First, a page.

15. Huynen MA, van Nimwegen E: The frequency distribution of gene family sizes in complete genomes. Mol Biol Evol. 1998, 15: 583-589.

    Article  PubMed  CAS  Google Scholar 

  16. Karev GP, Wolf YI, Rzhetsky AY, Berezovskaya FS, Koonin EV: Birth and death of protein domains: a simple model of evolution explains power law behavior. BMC Evol Biol. 2002, 2: 18-

    Article  PubMed  PubMed Central  Google Scholar 

  17. Kuznetsov VA: Statistics of the numbers of transcripts and protein sequences encoded in the genome. Computational and Statistical Approaches to Genomics. Edited by: Zhang W, Shmulevich I. 2002, Boston: Kluwer, 125-

    Google Scholar 

  18. Abeln S, Deane CM: Fold usage on genomes and protein fold evolution. Proteins. 2005, 60: 690-700.

    Article  PubMed  CAS  Google Scholar 

  19. Wilson D, Madera M, Vogel C, Chothia C, Gough J: The SUPERFAMILY database in 2007: families and functions. Nucleic Acids Res. 2007, D308-D313. 35 Database

  20. Li H, Tang C, Wingreen NS: Are protein folds atypical?. Proc Natl Acad Sci USA. 1998, 95: 4987-4990.

    Article  PubMed  CAS  PubMed Central  Google Scholar 

  21. Deeds EJ, Shakhnovich EI: A structure-centric view of protein evolution, design, and adaptation. Adv Enzymol Relat Areas Mol Biol. 2007, 75: 133-91. xi-xii.

    PubMed  CAS  Google Scholar 

  22. Kamal M, Luscombe N, Qian J, Gerstein M: Analytical evolutionary model for protein fold occurrence in genomes, accounting for the effects of gene duplication, deletion, acquisition and selective pressure. Power Laws, Scale-Free Networks and Genome Biology. Edited by: Koonin E, Wolf Y, Karev G. 2006, New York: Spinger, 165-193.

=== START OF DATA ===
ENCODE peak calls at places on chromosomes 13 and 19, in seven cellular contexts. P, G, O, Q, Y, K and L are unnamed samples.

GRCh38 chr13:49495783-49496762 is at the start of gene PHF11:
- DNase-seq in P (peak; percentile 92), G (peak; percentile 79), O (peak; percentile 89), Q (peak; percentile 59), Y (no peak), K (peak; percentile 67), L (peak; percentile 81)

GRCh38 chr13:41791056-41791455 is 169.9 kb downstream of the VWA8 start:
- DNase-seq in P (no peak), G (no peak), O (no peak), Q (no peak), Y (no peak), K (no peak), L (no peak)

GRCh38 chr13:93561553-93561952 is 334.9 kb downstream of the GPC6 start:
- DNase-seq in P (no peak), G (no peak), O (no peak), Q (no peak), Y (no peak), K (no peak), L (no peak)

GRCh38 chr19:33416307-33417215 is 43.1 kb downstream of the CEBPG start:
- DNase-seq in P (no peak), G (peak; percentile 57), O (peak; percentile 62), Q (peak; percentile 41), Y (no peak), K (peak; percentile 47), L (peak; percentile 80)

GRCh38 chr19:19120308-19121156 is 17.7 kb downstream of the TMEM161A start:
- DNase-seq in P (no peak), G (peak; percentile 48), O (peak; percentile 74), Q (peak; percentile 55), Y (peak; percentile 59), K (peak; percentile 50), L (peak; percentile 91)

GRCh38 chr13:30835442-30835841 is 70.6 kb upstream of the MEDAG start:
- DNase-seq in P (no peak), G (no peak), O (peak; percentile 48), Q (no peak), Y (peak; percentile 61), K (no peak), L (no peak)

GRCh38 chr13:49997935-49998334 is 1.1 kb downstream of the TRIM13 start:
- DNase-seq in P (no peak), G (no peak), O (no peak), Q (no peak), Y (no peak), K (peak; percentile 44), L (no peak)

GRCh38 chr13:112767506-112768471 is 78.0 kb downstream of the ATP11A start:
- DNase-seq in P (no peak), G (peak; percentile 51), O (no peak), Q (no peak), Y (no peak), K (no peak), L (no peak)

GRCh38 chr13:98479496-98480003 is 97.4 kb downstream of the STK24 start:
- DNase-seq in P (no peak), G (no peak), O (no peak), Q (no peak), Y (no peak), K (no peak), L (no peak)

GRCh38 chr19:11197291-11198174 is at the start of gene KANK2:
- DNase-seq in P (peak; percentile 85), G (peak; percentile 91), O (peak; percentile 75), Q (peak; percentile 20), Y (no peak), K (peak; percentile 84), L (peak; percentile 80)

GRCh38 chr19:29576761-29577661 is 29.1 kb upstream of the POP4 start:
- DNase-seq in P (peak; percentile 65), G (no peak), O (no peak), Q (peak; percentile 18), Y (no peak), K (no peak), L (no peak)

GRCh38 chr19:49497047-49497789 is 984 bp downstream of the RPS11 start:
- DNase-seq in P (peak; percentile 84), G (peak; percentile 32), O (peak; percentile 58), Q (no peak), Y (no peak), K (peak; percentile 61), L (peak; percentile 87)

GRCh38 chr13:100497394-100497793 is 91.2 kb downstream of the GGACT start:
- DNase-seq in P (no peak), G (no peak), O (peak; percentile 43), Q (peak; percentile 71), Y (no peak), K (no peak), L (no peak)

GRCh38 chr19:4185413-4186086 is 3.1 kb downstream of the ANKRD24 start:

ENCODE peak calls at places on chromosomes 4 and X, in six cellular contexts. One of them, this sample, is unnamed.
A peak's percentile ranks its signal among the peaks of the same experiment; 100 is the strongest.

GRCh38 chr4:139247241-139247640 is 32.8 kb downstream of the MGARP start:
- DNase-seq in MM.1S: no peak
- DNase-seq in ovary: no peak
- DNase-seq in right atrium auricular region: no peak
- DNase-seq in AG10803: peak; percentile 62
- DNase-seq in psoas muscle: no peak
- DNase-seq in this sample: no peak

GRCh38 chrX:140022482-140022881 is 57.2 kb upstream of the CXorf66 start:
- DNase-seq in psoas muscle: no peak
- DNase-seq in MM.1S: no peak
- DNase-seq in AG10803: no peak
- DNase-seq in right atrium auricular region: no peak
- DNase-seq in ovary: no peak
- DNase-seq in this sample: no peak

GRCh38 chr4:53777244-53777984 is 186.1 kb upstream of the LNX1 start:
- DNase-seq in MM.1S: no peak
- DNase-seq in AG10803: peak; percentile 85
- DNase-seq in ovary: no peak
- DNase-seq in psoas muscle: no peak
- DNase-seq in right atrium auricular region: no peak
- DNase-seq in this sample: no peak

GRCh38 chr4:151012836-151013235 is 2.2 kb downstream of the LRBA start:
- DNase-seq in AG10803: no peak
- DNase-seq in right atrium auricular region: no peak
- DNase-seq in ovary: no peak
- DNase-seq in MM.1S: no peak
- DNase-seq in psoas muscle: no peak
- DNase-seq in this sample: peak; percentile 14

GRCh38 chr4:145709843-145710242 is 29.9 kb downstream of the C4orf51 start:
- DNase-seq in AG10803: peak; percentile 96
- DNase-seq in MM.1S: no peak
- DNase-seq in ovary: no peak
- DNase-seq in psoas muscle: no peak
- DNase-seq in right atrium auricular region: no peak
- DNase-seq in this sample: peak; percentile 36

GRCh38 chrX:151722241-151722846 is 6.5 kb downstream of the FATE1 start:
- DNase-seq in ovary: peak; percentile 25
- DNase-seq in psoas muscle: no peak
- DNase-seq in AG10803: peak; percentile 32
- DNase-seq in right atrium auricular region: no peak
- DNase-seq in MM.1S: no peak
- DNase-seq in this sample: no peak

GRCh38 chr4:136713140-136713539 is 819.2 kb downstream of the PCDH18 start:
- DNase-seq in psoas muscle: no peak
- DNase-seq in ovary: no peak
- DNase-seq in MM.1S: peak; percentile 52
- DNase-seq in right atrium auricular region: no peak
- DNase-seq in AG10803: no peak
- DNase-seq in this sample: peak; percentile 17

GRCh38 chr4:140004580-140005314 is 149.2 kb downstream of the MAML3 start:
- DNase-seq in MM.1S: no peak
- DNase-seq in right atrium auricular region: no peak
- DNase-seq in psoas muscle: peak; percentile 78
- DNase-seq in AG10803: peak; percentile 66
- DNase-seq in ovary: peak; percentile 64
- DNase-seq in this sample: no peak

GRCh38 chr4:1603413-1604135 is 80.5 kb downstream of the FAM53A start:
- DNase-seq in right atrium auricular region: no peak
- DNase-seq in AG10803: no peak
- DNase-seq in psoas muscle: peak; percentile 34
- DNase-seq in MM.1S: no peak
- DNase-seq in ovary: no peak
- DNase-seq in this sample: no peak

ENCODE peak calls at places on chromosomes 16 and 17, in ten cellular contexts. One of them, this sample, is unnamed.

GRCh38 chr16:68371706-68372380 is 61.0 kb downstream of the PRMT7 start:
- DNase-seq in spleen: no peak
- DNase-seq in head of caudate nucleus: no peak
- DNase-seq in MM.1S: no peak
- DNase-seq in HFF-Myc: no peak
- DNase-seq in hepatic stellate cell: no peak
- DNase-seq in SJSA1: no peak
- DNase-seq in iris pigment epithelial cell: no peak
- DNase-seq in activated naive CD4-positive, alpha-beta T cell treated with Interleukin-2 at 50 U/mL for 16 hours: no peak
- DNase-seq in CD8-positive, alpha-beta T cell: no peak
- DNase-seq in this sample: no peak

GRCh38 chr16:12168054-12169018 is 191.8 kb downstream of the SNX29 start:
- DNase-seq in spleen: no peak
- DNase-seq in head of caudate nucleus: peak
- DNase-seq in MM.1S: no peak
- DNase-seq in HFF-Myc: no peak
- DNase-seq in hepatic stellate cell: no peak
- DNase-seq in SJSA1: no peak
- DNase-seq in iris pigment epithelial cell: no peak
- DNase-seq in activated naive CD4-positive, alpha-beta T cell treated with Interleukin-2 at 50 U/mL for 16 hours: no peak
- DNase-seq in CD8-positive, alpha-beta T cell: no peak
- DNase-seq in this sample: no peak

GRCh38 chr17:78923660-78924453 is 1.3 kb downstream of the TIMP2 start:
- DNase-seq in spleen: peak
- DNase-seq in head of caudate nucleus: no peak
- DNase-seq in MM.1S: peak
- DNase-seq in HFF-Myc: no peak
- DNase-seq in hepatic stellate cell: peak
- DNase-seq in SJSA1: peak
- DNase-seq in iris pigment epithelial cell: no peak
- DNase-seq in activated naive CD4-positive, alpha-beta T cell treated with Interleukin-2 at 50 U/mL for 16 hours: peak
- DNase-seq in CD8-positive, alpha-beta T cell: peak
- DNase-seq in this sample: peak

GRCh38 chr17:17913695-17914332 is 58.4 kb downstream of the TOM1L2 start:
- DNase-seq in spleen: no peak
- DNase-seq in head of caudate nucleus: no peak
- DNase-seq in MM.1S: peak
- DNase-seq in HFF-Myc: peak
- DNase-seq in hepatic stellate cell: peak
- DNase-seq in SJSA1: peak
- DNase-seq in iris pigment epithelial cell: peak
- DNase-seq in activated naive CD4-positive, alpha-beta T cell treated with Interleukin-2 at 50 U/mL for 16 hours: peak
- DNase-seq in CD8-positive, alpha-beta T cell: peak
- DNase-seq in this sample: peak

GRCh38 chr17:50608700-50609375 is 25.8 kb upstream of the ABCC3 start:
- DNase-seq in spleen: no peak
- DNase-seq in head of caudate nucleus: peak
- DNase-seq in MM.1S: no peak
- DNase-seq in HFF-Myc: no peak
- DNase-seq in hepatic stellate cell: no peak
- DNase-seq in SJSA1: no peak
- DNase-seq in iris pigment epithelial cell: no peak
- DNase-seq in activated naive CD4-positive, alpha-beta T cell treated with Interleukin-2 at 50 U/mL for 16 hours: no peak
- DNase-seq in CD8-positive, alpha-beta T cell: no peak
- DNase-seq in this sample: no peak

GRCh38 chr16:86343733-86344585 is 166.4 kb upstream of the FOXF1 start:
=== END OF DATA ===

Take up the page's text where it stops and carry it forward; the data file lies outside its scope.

Chapter  Google Scholar 

  23. Durrett R, Schweinsberg J: Power laws for family sizes in a duplication model. Ann Probab. 2005, 33: 2094-2126.

    Article  Google Scholar 

  24. Karev GP, Wolf YI, Koonin EV: Simple stochastic birth and death models of genome evolution: was there enough time for us to evolve?. Bioinformatics. 2003, 19: 1889-1900.

    Article  PubMed  CAS  Google Scholar 

  25. Karev GP, Wolf YI, Berezovskaya FS, Koonin EV: Gene family evolution: an in-depth theoretical and simulation analysis of non-linear birth-death-innovation models. BMC Evol Biol. 2004, 4: 32-

    Article  PubMed  PubMed Central  Google Scholar 

  26. Karev GP, Berezovskaya FS, Koonin EV: Modeling genome evolution with a diffusion approximation of a birth-and-death process. Bioinformatics. 2005, 21 (Suppl 3): iii12-9.

    Article  PubMed  CAS  Google Scholar 

  27. Dokholyan NV, Shakhnovich B, Shakhnovich EI: Expanding protein universe and its origin from the biological Big Bang. Proc Natl Acad Sci USA. 2002, 99: 14132-14136.

    Article  PubMed  CAS  PubMed Central  Google Scholar 

  28. Dokholyan NV: The architecture of the protein domain universe. Gene. 2005, 347: 199-206.

    Article  PubMed  CAS  Google Scholar 

  29. Pitman J: Combinatorial Stochastic Processes. 2006, Berlin: Springer-Verlag

    Google Scholar 

  30. Pitman J, Yor M: The two-parameter Poisson-Dirichlet distribution derived from a stable subordinator. Ann Probab. 1997, 25: 855-900.

    Article  Google Scholar 

  31. Aldous D: Exchangeability and Related Topics. 1985, Berlin:Springer